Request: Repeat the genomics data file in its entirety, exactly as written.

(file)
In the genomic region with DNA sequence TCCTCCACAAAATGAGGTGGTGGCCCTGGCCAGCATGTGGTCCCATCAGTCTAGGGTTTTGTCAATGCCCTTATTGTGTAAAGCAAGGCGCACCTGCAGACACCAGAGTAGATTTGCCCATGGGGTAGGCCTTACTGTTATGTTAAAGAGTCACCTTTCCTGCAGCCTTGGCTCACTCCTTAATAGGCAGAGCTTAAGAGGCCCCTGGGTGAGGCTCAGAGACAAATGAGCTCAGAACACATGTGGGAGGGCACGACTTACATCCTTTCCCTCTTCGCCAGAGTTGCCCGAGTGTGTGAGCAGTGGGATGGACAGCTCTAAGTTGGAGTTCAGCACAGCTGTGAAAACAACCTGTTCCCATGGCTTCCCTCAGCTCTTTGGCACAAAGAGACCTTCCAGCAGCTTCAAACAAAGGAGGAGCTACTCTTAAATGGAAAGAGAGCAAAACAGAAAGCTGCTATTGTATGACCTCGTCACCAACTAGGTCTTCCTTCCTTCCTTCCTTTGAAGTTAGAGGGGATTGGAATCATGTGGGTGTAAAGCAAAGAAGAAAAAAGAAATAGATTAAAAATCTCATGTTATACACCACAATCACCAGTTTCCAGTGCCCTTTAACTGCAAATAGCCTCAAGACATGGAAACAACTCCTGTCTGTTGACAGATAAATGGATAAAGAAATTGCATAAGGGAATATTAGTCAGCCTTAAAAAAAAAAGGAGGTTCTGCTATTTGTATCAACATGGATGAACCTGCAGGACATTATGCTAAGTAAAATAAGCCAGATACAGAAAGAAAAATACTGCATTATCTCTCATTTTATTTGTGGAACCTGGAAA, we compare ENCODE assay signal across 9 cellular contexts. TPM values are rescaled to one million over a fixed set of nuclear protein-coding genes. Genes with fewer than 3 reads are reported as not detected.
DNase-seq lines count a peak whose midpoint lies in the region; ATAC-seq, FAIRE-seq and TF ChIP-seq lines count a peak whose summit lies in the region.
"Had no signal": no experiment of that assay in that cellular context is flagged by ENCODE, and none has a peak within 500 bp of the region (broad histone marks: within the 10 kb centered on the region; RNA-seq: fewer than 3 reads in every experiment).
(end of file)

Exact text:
In the genomic region with DNA sequence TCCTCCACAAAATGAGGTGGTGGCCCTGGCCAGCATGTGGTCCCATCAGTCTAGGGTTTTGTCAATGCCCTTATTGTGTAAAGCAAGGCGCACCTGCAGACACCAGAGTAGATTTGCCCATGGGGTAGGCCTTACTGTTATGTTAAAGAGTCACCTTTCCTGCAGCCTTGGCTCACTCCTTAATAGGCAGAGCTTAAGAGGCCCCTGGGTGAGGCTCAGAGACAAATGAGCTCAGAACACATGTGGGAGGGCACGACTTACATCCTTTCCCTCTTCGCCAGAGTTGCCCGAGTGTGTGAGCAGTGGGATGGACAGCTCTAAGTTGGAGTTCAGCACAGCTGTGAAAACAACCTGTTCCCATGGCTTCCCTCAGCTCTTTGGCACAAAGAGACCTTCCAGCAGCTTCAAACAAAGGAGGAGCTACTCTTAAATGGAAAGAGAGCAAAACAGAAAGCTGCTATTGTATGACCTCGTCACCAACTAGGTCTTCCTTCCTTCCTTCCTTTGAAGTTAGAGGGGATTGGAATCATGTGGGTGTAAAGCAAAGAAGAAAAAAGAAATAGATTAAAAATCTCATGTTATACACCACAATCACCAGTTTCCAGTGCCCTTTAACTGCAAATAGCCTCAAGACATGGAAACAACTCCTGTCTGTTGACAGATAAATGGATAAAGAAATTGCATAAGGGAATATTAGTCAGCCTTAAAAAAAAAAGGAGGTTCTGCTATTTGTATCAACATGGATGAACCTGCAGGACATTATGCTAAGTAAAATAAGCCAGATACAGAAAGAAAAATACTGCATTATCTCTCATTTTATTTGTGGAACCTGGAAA, we compare ENCODE assay signal across 9 cellular contexts. TPM values are rescaled to one million over a fixed set of nuclear protein-coding genes. Genes with fewer than 3 reads are reported as not detected.
DNase-seq lines count a peak whose midpoint lies in the region; ATAC-seq, FAIRE-seq and TF ChIP-seq lines count a peak whose summit lies in the region.
"Had no signal": no experiment of that assay in that cellular context is flagged by ENCODE, and none has a peak within 500 bp of the region (broad histone marks: within the 10 kb centered on the region; RNA-seq: fewer than 3 reads in every experiment).